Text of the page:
With my sherry consumption taking its annual steep upward-curve during the Season of Goodwill, I was reminded of the quaint story outlining the manner in which sherry-making began in South Africa. It involves a thing called flor and a handkerchief. And a Cape wine legend by the name of Charlie Niehaus, a brilliant oenologist known for his scientific approach to wine-making and the guy who also made Roodeberg for the KWV.
As the legend goes, the Cape wine industry was in the 1930s desperate to get into the act of making sherry. However, sherry needs exposure to flor, a unique yeast that covers the surface of wine. Flor is formed naturally under certain winemaking conditions from indigenous yeasts found in the Jerez region in Spain’s Andalusia, the traditional home of sherry. It is this aging under flor that gives sherry its characteristic and delicious hit of oxidised saline nuttiness.
The major frustration among South African cellars thus wishing to enter the sherry industry some 90 years back, was the absence of flor. No flor, no sherry. Nada. And flor, he only live in Spain.
But the Cape started churning out sherry in the 1940s, and in the days when this beautiful wine was still in great demand, sherry played a major role in the local industry. Just how the treasured flor yeast got into the country is the stuff of legend surrounding our Charlie Niehaus.
For generations the story went that in 1932, whilst studying oenology at the famed Geisenheim Institute in Germany, Niehaus found himself on a trip to the sherry houses of Jerez. He was well aware of his homeland’s sherry predicament, namely the lack of a strain from which to cultivate the all-important flor yeast.
So, it is told, that while visiting a sherry cellar, Niehaus slyly dropped his handkerchief into a vat filled with sherry fermenting under a lovely blanket of flor yeast. He removed the handkerchief, placed it in his pocket and hot-footed it back to Geisenheim. With the mother strain dried-out in his handkerchief, Niehaus set about cultivating his own flor, taking it back to South Africa where the yeast was made available to the KWV, who began making sherry.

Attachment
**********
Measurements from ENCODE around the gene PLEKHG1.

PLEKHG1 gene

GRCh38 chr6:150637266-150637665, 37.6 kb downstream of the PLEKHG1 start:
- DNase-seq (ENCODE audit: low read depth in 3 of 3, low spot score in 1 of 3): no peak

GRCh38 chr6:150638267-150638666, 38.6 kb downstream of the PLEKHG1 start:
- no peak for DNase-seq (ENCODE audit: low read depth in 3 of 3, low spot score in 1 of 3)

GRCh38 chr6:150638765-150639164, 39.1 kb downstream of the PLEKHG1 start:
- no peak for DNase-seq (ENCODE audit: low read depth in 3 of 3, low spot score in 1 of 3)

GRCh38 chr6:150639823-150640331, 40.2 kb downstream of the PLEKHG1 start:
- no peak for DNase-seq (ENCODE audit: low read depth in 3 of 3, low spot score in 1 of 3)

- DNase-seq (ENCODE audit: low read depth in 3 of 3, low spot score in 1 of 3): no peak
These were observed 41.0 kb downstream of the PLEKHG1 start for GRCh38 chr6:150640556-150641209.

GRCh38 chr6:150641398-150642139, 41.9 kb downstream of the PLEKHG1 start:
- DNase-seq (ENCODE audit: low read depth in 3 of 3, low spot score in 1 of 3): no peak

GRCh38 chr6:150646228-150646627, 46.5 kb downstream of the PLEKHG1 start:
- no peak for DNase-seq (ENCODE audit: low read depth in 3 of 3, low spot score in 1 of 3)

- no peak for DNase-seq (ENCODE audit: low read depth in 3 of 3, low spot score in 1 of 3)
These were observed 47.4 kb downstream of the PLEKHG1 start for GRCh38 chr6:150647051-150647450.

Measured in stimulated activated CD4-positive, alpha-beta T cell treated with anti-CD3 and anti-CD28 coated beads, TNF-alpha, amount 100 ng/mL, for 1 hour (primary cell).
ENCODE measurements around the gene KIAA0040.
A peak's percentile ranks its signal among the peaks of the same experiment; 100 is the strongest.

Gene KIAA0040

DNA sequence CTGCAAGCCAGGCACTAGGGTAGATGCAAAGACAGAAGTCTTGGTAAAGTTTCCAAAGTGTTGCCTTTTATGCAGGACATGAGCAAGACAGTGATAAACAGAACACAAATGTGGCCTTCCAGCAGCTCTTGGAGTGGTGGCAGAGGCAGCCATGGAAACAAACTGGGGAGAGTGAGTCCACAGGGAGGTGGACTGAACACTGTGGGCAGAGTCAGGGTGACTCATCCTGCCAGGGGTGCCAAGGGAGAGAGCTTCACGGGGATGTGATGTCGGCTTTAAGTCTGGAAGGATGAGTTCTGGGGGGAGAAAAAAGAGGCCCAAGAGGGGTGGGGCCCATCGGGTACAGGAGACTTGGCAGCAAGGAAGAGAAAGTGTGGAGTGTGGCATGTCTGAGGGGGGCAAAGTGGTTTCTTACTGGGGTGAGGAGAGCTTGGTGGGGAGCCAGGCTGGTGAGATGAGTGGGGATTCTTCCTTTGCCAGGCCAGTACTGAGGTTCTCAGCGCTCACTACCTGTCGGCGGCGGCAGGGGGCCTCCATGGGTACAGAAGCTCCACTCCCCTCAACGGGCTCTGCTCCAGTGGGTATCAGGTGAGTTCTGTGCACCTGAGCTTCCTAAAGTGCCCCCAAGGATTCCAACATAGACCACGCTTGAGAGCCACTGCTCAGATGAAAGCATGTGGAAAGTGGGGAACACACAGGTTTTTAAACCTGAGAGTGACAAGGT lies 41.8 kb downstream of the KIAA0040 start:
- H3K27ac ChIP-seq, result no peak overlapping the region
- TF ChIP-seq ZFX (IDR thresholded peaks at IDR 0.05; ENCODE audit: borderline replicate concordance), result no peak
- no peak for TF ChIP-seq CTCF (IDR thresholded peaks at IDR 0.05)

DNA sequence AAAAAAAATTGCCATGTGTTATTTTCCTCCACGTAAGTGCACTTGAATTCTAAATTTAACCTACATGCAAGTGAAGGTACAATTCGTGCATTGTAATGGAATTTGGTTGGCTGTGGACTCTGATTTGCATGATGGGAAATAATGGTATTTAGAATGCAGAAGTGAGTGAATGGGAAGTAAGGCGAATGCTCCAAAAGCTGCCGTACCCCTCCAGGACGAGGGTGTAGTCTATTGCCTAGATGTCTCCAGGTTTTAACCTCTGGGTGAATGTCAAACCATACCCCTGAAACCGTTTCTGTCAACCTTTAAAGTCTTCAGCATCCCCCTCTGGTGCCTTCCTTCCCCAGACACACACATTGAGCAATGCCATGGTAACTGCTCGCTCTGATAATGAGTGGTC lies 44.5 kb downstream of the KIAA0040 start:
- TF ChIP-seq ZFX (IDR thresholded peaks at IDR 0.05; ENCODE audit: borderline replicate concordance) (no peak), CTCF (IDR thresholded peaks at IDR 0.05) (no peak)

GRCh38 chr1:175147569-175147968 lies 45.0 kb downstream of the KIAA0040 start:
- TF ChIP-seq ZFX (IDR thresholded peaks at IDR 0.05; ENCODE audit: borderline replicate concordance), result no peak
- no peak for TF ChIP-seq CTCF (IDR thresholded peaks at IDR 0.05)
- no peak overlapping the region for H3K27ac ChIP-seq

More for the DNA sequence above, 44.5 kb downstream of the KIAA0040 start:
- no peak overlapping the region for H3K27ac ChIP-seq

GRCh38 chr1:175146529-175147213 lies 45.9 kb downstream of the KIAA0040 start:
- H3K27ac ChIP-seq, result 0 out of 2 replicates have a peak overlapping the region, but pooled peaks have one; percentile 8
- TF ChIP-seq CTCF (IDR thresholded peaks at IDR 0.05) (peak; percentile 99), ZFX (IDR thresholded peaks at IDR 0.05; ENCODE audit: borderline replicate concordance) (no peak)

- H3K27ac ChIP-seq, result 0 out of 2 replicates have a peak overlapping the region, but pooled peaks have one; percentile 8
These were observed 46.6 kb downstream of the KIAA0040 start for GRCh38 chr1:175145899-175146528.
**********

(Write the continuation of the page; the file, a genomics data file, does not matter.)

We do like us a bit of smuggling and subterfuge, so this tale about Niehaus putting one-over the Spanish and stealing their flor provided for colourful conversation and a bit of discreet chest-thumping by industry-players.
Sad to say, this story ain’t true. Niehaus himself refutes this legend in the book RU Kenney wrote on Abraham Izak Perold and published in 1981.
The first part is partly accurate, namely the trick with the handkerchief in the sherry house. “The day came that I could no longer curb my temptation, and while tasting sherry still covered with flor, I tipped the contents of the tasting-glass onto my handkerchief,” Niehaus says in the book. “Back at my hotel I cut-out the patch of cloth that had been in contact with the flor, packaged it in as sterile a condition as possible and sent it from Spain to a friend at Geisenheim.”
However, back in the laboratory in Geisenheim, Niehaus’s stolen flor turned out to be useless: the yeast strains had died. The reason – in those days laundries used boric acid to disinfect clothing items. Niehaus’s freshly laundered handkerchief obviously still had some residue of the potent boric acid, which instantly obliterated his preciously pilfered flor cells. Thus, there the legend of the sherry handkerchief ends.
However, Niehaus remains the father of South African sherry.
“The owner of a sherry house in Puerto do Santa Maria agreed to send some flor strains to Geisenheim. But just as I was settling down to study the yeast and cultivate my own, I was called back to Stellenbosch to take-up my academic duties at the University’s Agriculture Faculty at the beginning of the 1933 academic year. Further research on flor took a back-seat, but I did take the four flor strains sent from Spain back to the Cape with me.”
Leaving replicas of the same flor strains behind at Geisenheim, Niehaus returned to Stellenbosch. Within weeks, however, his Geisenheim professor was on the line from Germany. The professor had done studies on the flor strains that Niehaus had left behind and the German had found the yeast was the real deal, ideal for sherry making. He advised Niehaus to get cracking.
“I subjected some lightly fortified wine to the yeasts I had carried back and found they formed a perfect film on the wine, and could thus be identified as genuine flor. So it came that in the harvest of 1933 the first example of South African sherry was made in 16 litre wood barrels in the cellar of Welgevallen in Stellenbosch.”
But wait, there’s more!
Niehaus, whose speciality was microbiology, was not about to accept the fact that flor could only originate in the cellars of Jerez. “During my visits to Spain I became aware of the strong similarity between the macro-flora of Jerez and that of the Cape winelands. If this were the case, the micro-flora must be similar too. So if flor can develop in Spain, surely the strains are present here as well?”
During the harvest of 1934, says Niehaus, he began looking for the presence of flor and was able to isolate 18 different flor strains from young South Africa wines.
And here’s the kicker from Niehaus: “Over years of experimentation I found that certain of these South Africa flor yeasts delivered better results than any of the original Spanish strains.”
Perhaps not as romantic as the handkerchief, but an ending that resonates.